Scandal-tinged pols get deep-sixed faster than ever because of "the pace of the news moves so much faster," says Amy Fried of the University of Maine, who has studied political scandals. Cable news puts a story front and center for hours, and sometimes days, on end; Fried says she was receiving e-jokes about Spitzer via e-mail just hours after the story broke.
At the same time, the Internet connects people to news that they would never have known about just a few years ago, Fried points out. Before of the Internet, Fried says, few people might have noticed that an Obama adviser, Samantha Power, had called Hillary Clinton "a monster" in an interview with a Scottish newspaper. Now, they not only hear about it, they can read the interview with two clicks of a mouse.
Harvard's Fiedler was involved in one of the few pre-Clinton scandals that moved with lightning speed. In 1987, he was one of the two Miami Herald reporters who disclosed Sen. Gary Hart's relationship with Donna Rice. Within a week of the revelation, Hart quit the race for the Democratic presidential nomination.
But contrast the near-instant disappearance of Spitzer with the more typical experiences of, say, Reps. Dan Crane (R-Ill.) and Gerry Studds (D-Mass.). Both men were censured by the House in 1983 for their respective affairs with congressional pages -- Crane with a 17-year-old girl, Studds with a 17-year-old boy.
Disclosure of a lesser transgression -- sending salacious e-mails to a page -- got Foley drummed out of Congress in a matter of days in 2006. But Crane survived, and Studds thrived. Crane apologized and managed to serve out his term, although he lost his bid for reelection in 1984. Studds, who admitted "a very serious error in judgment," continued to win reelection until his retirement from Congress in 1997.
Not all sexual scandals are created equal, of course. An informal list of some 50 scandals over the past 30 years involving sexual misconduct by high officials (a president, a Supreme Court nominee, members of Congress, governors, big-city mayors) includes a range of behaviors or suspected behaviors, such as having an extramarital affair, soliciting a prostitute, having sex with a minor, sexual harassment or fathering an illegitimate child. Of those, voters are most willing to forgive a philandering politician, says Frank Mankiewicz, who managed then-Sen. George McGovern's 1972 presidential campaign.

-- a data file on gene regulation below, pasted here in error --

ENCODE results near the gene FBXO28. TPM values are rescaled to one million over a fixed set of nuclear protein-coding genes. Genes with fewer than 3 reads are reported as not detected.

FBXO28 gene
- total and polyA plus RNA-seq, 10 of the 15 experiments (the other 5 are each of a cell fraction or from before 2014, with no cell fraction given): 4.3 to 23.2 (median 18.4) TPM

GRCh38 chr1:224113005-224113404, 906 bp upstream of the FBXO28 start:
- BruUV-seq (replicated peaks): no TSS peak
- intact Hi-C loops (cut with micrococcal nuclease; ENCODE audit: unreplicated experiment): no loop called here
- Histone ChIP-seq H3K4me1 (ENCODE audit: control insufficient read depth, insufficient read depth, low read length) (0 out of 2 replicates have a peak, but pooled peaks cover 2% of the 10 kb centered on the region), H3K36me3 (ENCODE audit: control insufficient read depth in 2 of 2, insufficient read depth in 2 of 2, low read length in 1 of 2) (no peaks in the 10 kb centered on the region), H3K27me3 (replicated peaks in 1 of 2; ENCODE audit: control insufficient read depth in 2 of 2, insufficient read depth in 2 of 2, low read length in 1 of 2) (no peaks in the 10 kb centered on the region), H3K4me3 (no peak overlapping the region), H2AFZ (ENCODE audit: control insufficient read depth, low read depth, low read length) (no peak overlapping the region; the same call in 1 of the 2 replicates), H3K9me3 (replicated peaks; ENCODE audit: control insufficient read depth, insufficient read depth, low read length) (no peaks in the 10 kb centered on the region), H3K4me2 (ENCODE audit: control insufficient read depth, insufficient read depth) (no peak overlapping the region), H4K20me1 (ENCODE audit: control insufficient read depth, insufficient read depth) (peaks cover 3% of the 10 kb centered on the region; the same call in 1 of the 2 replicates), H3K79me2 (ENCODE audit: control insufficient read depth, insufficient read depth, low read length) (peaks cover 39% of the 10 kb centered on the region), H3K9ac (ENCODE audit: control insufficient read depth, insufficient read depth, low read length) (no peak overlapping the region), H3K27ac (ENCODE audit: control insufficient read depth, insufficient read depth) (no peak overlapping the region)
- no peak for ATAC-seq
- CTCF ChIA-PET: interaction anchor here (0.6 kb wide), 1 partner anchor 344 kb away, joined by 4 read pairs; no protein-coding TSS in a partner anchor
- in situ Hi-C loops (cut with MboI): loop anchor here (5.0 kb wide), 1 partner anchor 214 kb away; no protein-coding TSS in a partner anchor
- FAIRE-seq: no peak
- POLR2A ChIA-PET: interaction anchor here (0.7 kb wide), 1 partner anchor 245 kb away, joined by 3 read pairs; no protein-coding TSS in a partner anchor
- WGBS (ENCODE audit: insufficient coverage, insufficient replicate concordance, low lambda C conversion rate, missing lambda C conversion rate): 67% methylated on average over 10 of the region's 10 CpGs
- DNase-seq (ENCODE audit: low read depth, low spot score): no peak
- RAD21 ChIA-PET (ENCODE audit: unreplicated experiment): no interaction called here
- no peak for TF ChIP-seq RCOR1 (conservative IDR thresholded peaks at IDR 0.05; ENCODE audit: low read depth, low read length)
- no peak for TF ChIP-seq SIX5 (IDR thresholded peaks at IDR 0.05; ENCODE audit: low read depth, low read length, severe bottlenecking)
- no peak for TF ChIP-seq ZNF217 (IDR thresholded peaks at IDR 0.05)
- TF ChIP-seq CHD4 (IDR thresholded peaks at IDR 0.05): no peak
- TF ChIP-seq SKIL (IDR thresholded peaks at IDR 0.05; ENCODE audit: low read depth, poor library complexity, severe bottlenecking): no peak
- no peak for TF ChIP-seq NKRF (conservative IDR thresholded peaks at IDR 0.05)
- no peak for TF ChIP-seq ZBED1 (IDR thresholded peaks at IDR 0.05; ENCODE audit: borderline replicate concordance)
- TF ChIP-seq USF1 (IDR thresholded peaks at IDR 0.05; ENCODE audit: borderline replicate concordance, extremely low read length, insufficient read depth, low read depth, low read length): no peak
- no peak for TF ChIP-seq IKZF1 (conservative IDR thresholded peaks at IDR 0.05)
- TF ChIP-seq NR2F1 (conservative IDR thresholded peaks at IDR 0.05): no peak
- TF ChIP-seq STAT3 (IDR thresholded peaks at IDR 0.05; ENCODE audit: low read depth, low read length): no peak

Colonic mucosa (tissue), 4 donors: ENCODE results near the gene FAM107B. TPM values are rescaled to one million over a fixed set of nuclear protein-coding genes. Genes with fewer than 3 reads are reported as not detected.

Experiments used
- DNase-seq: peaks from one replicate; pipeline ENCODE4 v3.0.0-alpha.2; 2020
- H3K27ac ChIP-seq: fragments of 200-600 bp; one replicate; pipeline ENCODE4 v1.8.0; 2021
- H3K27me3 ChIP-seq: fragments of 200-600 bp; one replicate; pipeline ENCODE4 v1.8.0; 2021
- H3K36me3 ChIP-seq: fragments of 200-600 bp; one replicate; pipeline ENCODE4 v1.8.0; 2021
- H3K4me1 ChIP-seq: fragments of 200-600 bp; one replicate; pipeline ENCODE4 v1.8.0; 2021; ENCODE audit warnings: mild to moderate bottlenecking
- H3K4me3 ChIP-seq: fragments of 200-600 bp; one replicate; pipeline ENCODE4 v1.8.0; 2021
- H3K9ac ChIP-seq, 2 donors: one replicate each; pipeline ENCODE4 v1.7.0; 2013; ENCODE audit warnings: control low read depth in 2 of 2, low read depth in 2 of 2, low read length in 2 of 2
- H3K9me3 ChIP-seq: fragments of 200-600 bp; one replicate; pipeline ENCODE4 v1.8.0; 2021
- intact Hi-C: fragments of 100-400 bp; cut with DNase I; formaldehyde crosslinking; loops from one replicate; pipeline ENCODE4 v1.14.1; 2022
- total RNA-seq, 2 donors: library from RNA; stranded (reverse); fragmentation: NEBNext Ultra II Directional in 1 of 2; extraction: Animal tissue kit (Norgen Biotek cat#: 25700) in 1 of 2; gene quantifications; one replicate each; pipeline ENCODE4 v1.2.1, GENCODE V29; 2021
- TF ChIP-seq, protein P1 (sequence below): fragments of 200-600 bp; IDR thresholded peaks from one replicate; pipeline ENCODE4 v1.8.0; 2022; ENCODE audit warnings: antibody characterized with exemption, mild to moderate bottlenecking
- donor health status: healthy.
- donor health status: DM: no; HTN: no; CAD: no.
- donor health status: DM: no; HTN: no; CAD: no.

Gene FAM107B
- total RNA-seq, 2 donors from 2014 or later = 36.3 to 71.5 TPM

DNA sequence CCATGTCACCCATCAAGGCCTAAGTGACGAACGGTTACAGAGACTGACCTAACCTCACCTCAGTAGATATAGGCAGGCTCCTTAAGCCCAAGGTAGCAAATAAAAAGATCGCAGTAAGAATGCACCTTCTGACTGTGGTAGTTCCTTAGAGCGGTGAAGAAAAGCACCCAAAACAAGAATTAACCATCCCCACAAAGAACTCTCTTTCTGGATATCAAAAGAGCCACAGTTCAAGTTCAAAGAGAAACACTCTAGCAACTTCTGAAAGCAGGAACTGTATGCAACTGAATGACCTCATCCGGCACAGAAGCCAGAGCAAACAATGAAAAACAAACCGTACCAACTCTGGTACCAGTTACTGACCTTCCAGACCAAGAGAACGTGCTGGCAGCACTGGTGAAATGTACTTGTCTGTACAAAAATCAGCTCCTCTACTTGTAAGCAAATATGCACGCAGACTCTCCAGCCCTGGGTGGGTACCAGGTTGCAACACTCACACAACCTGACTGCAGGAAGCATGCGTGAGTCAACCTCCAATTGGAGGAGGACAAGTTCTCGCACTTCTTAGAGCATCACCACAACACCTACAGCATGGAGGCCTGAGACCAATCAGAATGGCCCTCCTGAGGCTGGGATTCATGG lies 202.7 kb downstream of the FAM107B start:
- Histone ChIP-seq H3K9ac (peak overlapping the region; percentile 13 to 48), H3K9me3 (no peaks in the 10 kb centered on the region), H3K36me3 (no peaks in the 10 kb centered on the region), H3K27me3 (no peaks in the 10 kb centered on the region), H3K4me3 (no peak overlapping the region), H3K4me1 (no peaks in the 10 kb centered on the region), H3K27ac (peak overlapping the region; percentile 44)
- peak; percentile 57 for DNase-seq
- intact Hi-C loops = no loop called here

"An affair at least suggests romance, even if it's very hard on the [non-cheating] spouse," says Mankiewicz, who is vice chairman of Hill & Knowlton, a public-affairs firm. Which is why, he says, Rudy Giuliani's political career survived his very public affair with (now wife) Judith Nathan while he was mayor of New York, yet Spitzer's alleged involvement with a high-priced call girl will end his career.
An additional factor, Mankiewicz says, is the degree of hypocrisy involved. "People said if Eliot Spitzer had been Edwin Edwards [the scandal-plagued former governor of Louisiana], he would have survived. If you've always been a bit of rogue, people are willing to say, 'Oh, that's just him.' But Spitzer was a stickler for rectitude," a candidate who ran on his law-and-order record.
Fiedler reduces this to a formula, saying, "The sharper the divergence between an official's public image and his private reality, the faster his fall."
He also cites a comment ascribed to Rep. Barney Frank (D-Mass.), who overcame a controversy about his involvement with a gay prostitute in the late 1980s: "Everyone in public life is entitled to privacy but no one in public life is entitled to hypocrisy."